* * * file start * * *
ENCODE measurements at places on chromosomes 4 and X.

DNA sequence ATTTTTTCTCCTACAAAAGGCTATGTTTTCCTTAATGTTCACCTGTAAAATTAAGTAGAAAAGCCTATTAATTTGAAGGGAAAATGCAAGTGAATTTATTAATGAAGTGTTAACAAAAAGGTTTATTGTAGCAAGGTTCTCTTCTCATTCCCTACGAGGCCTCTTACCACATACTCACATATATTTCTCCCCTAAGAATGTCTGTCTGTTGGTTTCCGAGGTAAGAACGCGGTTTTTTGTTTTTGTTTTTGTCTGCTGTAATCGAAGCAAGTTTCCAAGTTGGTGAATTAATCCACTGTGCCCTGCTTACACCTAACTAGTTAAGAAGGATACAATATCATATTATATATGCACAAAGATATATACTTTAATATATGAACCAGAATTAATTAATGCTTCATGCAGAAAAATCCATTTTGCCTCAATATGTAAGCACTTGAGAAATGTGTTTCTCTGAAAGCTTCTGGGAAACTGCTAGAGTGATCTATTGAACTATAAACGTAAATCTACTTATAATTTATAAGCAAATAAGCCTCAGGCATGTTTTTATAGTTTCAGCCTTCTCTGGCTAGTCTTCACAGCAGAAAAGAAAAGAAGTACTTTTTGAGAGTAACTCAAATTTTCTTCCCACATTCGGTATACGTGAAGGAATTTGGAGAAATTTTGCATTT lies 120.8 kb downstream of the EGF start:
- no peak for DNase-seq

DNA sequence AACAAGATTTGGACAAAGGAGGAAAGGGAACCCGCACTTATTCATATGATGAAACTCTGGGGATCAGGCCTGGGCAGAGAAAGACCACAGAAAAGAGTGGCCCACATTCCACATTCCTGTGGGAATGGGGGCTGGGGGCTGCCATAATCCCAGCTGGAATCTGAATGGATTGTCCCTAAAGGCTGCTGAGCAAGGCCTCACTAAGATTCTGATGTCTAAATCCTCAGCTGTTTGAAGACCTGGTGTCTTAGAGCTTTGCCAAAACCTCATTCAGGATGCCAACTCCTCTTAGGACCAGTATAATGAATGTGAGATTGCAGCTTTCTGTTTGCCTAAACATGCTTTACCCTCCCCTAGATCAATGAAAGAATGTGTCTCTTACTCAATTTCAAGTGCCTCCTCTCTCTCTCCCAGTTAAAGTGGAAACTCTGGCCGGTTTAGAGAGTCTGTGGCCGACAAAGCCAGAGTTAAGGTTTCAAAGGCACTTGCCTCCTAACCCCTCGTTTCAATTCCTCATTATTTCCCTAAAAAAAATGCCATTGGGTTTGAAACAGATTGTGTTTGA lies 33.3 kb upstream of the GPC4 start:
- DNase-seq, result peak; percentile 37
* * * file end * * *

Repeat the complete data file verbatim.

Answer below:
ENCODE measurements at places on chromosomes 4 and X.

DNA sequence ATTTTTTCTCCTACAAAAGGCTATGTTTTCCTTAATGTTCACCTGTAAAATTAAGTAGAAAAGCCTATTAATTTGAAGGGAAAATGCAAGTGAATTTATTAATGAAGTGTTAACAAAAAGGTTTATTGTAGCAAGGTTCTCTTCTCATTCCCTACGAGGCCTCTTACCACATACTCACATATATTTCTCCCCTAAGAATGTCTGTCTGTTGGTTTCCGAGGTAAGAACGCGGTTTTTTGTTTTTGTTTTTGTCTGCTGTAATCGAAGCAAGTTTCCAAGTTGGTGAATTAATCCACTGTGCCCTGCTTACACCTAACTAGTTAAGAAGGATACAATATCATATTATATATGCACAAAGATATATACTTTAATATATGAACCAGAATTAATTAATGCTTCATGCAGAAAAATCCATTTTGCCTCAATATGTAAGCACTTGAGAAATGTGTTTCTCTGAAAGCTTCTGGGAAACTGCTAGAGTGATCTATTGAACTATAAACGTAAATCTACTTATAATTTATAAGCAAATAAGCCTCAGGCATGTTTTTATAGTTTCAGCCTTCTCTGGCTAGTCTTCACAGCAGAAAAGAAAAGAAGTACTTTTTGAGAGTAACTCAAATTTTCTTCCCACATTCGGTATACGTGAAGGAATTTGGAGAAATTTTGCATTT lies 120.8 kb downstream of the EGF start:
- no peak for DNase-seq

DNA sequence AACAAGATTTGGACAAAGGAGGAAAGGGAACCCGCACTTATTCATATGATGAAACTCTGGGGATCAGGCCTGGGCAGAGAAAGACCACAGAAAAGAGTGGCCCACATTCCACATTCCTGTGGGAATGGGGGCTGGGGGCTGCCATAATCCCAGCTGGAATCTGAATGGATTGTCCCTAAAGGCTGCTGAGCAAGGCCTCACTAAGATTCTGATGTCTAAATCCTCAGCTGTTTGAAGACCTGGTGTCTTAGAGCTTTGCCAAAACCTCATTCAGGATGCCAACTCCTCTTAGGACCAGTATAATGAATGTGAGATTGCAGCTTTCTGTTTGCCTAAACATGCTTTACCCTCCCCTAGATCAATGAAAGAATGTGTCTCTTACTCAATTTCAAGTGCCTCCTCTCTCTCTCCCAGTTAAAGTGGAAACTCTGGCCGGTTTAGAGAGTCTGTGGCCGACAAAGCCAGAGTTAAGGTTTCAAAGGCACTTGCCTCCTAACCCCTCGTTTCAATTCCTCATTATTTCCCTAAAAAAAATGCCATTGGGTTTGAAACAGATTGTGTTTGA lies 33.3 kb upstream of the GPC4 start:
- DNase-seq, result peak; percentile 37